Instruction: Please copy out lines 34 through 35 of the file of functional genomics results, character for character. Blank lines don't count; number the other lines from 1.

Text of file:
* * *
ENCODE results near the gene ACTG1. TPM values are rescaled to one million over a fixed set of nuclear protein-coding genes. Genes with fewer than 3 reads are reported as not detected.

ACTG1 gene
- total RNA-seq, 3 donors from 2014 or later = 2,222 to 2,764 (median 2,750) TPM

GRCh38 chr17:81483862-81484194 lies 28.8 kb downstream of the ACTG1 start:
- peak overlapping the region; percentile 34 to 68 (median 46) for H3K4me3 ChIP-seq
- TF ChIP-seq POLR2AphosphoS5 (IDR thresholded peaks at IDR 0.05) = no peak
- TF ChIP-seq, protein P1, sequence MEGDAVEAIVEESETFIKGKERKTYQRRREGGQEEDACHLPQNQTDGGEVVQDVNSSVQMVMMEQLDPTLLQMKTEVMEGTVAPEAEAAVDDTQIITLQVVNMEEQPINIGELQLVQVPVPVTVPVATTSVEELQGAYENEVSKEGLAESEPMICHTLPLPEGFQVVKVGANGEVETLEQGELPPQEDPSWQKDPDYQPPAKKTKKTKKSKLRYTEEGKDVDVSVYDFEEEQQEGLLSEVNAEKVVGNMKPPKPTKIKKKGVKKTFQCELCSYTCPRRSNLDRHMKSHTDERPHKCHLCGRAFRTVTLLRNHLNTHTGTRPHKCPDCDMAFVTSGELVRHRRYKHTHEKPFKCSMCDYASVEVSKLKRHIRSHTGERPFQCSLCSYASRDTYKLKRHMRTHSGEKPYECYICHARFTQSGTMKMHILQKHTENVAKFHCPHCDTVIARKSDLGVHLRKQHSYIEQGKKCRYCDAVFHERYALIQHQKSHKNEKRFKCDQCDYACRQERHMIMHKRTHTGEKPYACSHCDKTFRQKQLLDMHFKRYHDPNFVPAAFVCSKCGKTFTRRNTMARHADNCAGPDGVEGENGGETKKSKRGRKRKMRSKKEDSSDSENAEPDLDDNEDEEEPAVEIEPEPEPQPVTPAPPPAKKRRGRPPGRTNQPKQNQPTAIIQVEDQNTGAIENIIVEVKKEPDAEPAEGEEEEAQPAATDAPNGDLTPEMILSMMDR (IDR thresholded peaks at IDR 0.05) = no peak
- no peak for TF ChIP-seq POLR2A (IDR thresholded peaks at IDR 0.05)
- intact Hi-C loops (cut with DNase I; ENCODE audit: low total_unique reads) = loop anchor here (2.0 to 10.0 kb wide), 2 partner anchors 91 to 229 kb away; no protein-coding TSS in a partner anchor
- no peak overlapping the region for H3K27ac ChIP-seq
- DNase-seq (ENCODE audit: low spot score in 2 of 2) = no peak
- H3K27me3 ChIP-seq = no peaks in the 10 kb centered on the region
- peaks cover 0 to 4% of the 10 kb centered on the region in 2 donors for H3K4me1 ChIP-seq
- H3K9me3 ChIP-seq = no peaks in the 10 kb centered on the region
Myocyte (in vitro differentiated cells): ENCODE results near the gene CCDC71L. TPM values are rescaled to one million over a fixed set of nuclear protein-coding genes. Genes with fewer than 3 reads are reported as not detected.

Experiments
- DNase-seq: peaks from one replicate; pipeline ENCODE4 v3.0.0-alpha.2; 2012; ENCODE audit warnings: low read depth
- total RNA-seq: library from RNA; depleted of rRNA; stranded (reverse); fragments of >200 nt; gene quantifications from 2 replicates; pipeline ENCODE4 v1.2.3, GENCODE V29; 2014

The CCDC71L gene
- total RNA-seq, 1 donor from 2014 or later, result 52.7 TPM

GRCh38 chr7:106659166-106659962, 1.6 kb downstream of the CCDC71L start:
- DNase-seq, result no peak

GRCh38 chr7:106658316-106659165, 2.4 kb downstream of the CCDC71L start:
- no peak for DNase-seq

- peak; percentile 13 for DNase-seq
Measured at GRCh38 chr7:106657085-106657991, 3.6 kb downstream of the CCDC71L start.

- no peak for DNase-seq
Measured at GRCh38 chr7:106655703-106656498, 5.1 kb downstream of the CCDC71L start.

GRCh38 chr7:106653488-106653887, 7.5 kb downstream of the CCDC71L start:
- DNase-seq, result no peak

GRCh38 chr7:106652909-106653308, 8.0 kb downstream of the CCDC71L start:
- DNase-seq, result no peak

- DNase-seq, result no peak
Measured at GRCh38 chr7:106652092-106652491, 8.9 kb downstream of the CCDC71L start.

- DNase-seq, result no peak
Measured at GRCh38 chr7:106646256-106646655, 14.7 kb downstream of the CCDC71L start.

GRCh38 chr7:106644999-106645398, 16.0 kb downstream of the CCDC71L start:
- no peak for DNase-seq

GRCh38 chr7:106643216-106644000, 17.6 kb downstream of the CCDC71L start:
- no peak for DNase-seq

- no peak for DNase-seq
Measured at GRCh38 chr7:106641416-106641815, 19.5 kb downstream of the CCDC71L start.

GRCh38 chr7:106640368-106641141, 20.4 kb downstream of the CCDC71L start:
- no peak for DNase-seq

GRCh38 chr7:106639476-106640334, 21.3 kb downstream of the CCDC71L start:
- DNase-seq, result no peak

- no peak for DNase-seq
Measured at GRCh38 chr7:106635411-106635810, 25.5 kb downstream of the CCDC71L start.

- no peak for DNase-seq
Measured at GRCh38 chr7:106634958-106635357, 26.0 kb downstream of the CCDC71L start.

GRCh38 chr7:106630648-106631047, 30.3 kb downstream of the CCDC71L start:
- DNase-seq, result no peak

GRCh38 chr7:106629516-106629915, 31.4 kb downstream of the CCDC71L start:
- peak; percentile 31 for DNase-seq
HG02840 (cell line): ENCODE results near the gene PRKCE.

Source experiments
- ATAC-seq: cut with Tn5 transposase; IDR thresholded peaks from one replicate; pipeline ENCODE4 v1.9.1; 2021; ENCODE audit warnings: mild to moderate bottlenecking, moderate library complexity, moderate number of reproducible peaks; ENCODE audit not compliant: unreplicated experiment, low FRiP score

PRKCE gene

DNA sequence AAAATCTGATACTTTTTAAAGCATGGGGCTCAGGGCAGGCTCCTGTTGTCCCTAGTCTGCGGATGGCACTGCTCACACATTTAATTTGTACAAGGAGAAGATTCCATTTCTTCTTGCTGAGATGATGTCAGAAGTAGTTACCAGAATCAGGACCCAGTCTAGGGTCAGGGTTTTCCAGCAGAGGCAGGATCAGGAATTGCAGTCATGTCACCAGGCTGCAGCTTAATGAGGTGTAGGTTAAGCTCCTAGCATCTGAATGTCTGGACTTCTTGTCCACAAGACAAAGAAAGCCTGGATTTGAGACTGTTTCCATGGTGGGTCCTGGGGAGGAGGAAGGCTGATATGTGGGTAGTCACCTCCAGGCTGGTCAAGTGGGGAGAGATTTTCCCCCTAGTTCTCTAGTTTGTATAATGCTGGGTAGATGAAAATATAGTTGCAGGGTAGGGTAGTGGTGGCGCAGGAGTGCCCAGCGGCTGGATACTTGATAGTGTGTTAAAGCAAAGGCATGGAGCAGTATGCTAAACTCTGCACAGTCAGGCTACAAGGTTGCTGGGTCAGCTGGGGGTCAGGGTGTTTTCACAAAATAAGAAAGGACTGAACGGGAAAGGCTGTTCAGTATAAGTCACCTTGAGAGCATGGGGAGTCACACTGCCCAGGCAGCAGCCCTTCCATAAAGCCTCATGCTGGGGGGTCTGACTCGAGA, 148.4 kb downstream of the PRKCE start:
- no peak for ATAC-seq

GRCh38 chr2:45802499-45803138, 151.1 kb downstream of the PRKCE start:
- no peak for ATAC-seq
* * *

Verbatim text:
Measured at GRCh38 chr7:106652092-106652491, 8.9 kb downstream of the CCDC71L start.

- DNase-seq, result no peak